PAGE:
Wednesday, 5 October 2022

Astamahabhaya Tara, British Museum

Astamahabhaya Tara
The Statue of Astamahabhaya Tara or Cunda is a 10th-century bronze sculpture of the goddess Tara discovered in Sri Lanka. It is presently preserved in the Hugh Nevill Collection at the British Museum, United Kingdom.

Four-armed Cunda from the British Museum

Museum number : 1898,0702.132                         Cultures / periods: Anuradhapura
Production date   : 10th-century A.D.                     Production place : Sri Lanka
Materials               : Bronze                                       Technique             : Cast
Dimensions          : Height: 7.6 cm
                                 Width  : 2 inches 
Subjects                : Buddhist deity                          Associated names: Cunda
Reference              : British Museum Collection (1898,0702.132)

Tara Devi is considered the most beloved goddess of the Mahayana Buddhist pantheon (Jayawardene, 2016). She started to appear in the society of Sri Lanka around the seventh or eighth century A.D. and was worshipped until the fifteenth century A.D. (Jayawardene, 2016). Evidence for Tara worship in Sri Lanka is found in the Mihintale Slab Inscriptions of Mahinda IV (956-972 A.D.) where she is referred to as goddess Mininal (Gunawardana, 2019; Jayawardene, 2016; Wickremasinghe, 1912). The largest figure of Tara in the country is found in Buduruwagala (Gunawardana, 2019).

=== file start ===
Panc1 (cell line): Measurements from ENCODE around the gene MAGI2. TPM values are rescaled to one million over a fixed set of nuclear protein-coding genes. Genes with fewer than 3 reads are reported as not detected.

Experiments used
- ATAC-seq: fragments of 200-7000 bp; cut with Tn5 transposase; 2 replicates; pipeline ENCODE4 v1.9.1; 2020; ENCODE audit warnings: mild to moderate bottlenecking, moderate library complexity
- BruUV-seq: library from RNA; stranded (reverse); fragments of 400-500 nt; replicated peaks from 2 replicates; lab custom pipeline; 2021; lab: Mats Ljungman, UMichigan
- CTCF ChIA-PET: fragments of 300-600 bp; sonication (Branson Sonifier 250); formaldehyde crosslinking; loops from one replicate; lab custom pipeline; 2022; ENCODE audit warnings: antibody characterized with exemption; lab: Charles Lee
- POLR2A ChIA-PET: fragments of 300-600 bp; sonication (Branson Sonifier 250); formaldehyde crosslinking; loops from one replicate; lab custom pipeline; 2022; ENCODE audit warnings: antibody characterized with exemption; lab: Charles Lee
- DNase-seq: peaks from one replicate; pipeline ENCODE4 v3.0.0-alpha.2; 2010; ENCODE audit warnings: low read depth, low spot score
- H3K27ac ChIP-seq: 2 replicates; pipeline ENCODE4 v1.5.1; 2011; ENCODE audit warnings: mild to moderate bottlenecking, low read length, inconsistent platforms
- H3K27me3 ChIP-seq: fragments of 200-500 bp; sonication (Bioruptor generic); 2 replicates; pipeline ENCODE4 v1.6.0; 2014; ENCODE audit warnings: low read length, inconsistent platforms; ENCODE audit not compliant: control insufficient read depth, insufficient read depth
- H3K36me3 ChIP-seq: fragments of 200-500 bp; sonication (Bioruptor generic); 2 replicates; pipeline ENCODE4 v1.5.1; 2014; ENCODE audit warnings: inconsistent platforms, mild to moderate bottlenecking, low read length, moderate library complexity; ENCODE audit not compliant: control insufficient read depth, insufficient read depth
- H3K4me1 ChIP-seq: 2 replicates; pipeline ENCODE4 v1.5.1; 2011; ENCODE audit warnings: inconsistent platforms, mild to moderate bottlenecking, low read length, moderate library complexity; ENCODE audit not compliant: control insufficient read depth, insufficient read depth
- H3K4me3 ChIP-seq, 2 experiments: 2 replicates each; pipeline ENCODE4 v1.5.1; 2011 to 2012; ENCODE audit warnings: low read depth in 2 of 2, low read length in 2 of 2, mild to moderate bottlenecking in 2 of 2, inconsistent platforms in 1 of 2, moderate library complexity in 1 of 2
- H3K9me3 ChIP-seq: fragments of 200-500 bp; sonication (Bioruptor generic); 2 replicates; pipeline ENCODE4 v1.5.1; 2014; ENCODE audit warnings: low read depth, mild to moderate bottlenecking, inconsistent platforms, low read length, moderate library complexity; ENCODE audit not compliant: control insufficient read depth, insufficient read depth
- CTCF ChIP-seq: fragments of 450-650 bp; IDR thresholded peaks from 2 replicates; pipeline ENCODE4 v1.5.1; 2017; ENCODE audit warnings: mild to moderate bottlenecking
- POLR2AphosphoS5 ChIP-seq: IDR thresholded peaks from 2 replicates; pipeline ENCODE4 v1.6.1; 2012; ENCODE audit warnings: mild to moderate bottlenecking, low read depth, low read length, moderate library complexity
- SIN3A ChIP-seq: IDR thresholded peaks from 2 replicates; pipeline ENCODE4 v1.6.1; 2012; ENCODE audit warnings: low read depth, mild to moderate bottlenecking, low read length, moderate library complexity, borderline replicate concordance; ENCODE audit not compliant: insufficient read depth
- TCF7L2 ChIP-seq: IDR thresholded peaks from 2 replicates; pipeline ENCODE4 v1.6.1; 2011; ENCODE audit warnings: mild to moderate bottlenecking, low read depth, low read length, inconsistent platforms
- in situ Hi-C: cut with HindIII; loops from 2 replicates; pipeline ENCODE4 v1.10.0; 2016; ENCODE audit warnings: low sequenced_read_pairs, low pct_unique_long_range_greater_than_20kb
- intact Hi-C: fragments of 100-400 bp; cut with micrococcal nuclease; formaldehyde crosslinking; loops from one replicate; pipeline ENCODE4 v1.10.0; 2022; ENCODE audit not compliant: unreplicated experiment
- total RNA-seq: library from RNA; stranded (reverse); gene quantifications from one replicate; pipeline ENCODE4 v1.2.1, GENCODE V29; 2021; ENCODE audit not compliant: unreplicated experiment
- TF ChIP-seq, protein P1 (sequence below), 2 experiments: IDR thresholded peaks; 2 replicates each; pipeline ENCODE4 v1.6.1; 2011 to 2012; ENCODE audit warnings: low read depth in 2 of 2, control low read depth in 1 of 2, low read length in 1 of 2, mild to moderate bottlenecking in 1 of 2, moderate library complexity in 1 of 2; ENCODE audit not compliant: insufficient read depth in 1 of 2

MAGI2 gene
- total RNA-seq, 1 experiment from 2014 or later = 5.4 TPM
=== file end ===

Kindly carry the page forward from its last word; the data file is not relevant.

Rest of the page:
The statue
The statue has been identified as Astamahabhaya Tara (Wikramagamage, 1990). The figure has four arms and sits on a double-lotus pedestal in Satvaparyanka style (Wikramagamage, 1990). The front two hands are kept on the lap in the style of Dyana Mudra holding a bowl. The raised right hand carries a Japamala (garland) while the left hand carries the pot of ambrosia (Wikramagamage, 1990). The head is dressed with a Jatamakuta and in front of it is a symbol of Stupa. The lower body is covered with the Antariya (Wikramagamage, 1990).

The lotus pedestal of the statue bears the eastern Calukya style of Amaravati which belongs to the 9-10th centuries (Wikramagamage, 1990).

Attribution

References
1) Gunawardana, N., 2019. Identify the statues of Goddess Tārā in Sri Lanka and Evaluate the Importance with Trade. International Journal of Scientific and Research Publications, 9(9), pp.404-410.
2) Jayawardene, S., 2016. Sri Lanka's Tārā Devī. Journal of the Royal Asiatic Society of Sri Lanka, 61(2), pp.1-30.
3) Wikramagamage, C., 1990. [Wijesekara, N. (Editor in chief)] Section II: 500-100 A.D. Archaeological Department Centenary (1890-1990): Commemorative Series: Vol. IV: Sculpture. p.73.
4) Wickremasinghe, D.M.D.Z., 1912. Epigraphia Zeylanica: Being lithic and other inscription of Ceylon (Vol. I). London. Archaeological Survey of Ceylon. p.103.

Location Map
This page was last updated on 5 October 2022

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